“When you’re off your body’s natural clock, it tends to get into a state of shock and consequentially, you suffer from a hormonal imbalance,” she adds and prompts at fixing this disturbance and getting back in a disciplined schedule as the first step to restoring your hormonal balance.
2. Limit your screen time
The radiations emitted from the screens of electronic devices such as laptops, phones, and televisions can also disturb the circadian rhythm of your body.
Malhotra suggests limiting your screen time along with staying off these devices before bedtime and immediately after waking up in the morning.
3. Eat mindfully
“The food that we get nowadays is anyway adulterated. Plus, most people end up eating junk on the go due to their hectic schedules. What they don’t realize is that they’re burdening their digestive systems with refined sugars and oils which can prove to be extremely harmful. This constant load on the digestive system eventually throws the body in a state of utter shock, leading to several hormonal imbalances as well as health issues,” Malhotra points out.
She suggests focussing on eating clean, home-cooked meals while making a constant effort to stay off refined sugars, oils, packaged and processed foods. She also suggests adding a lot of fresh fruits, vegetables, and nuts to your diet to fix this problem.
Additionally, Malhotra appeals to people to avoid or reduce the intake of animal protein (if it doesn’t suit you) and junk food as eating these can cause inflammation in your body which can contribute to hormonal imbalances.
4. Work towards a healthier gut
According to Malhotra, an unhealthy gut is a stairway to a lot of diseases and health issues as all the processes of our body are interconnected.
In order to fix your gut, she suggests adding a lot of fibre-rich sources of food (such as whole grains, fresh fruits and vegetables, pulses, etc) to your diet; and avoiding foods that can cause a major hike in your blood sugar levels such as refined carbohydrates and sugary foods.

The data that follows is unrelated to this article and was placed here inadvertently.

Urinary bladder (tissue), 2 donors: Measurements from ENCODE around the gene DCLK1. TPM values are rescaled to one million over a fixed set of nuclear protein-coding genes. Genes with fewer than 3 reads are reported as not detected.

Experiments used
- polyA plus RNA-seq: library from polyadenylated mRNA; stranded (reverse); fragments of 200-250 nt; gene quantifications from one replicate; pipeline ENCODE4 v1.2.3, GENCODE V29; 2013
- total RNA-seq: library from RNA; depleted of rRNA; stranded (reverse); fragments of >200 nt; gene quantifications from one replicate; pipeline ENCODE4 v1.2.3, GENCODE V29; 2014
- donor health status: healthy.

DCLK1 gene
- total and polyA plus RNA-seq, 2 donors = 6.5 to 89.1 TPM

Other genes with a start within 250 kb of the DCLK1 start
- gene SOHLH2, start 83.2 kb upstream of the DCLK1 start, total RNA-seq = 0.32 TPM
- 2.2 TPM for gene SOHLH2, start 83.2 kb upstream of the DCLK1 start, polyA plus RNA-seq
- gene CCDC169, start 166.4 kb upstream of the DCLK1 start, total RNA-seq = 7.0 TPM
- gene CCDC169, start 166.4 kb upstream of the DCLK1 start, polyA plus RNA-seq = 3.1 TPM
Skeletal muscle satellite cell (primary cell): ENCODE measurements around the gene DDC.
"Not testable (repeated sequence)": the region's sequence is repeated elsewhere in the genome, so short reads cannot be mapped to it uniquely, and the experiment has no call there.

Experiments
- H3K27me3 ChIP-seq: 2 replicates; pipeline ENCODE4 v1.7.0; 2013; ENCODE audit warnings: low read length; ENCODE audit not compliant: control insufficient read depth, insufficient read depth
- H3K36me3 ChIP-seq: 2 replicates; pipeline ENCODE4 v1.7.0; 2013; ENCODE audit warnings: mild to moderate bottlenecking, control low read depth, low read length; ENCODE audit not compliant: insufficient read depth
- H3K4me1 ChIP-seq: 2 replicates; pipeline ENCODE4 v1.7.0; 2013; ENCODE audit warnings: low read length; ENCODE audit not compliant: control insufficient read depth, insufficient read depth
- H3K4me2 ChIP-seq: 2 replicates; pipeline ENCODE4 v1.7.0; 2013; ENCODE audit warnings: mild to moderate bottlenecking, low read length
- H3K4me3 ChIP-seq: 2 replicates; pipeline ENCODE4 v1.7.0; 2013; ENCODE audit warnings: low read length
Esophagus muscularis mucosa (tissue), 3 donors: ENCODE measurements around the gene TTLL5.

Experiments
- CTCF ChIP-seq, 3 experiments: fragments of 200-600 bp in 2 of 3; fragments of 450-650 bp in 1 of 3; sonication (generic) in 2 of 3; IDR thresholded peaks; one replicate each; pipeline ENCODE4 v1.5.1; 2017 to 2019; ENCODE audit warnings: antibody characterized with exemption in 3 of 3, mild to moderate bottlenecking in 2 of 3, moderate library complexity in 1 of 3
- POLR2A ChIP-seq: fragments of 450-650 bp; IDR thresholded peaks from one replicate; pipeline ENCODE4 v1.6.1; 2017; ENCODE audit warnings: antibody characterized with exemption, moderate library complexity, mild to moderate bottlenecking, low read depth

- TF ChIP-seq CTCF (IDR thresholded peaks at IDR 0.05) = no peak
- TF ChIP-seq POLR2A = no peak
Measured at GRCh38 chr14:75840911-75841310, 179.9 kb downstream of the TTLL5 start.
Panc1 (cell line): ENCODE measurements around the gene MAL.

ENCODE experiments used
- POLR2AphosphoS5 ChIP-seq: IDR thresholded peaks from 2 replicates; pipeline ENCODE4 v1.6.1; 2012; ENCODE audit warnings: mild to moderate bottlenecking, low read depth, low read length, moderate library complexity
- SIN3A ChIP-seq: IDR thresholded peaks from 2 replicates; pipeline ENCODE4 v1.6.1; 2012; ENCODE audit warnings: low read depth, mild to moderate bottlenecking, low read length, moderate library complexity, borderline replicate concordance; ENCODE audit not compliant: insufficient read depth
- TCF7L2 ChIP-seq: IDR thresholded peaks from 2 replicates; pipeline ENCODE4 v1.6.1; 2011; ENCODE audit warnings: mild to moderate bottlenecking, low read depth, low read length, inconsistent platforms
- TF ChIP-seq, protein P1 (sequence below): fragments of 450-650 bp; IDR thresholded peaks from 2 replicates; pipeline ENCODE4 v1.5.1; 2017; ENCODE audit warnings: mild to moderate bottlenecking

5. Reassess your stress-management strategy
“When you’re always stressed out, your body tends to throw itself into a ‘flight-and-fight’ mode and as a result, the pituitary gland (that manages all the major endocrine activities in the body) gets involved in countering your constant stress. This means that it won’t be able to focus on the other important metabolic activities of your body,” Malhotra explains.
Therefore, it is important to adopt a suitable stress-management approach, so the pituitary gland has the space to look after the other important functions of your body. Exercising, meditation, pursuing a hobby, going for a relaxing walk, etc. can really help you manage your stress better, ladies.
6. Sleep well
Malhotra stresses on the importance of adequate, good-quality sleep every night and strongly recommends meeting the 7-8-hour-sleep mark. Doing so can help your cells rejuvenate and enable your body to produce the right hormones in the right amount at the right time.
7. Stay active through the day
If you’re someone who has a sedentary lifestyle that involves no physical activity, staying on the phone all the time, and overeating, you probably already have or are on the path to inviting PCOD into your life according to Malhotra.
She strongly recommends staying active through the day, adding some weight training to your workout regime, and exercising for an hour every day, at least 4-5 times a week.
So, ladies, you need to take a call on using hormonal birth control pills to fight off PCOD but there are definitely some changes that you can make to live healthier.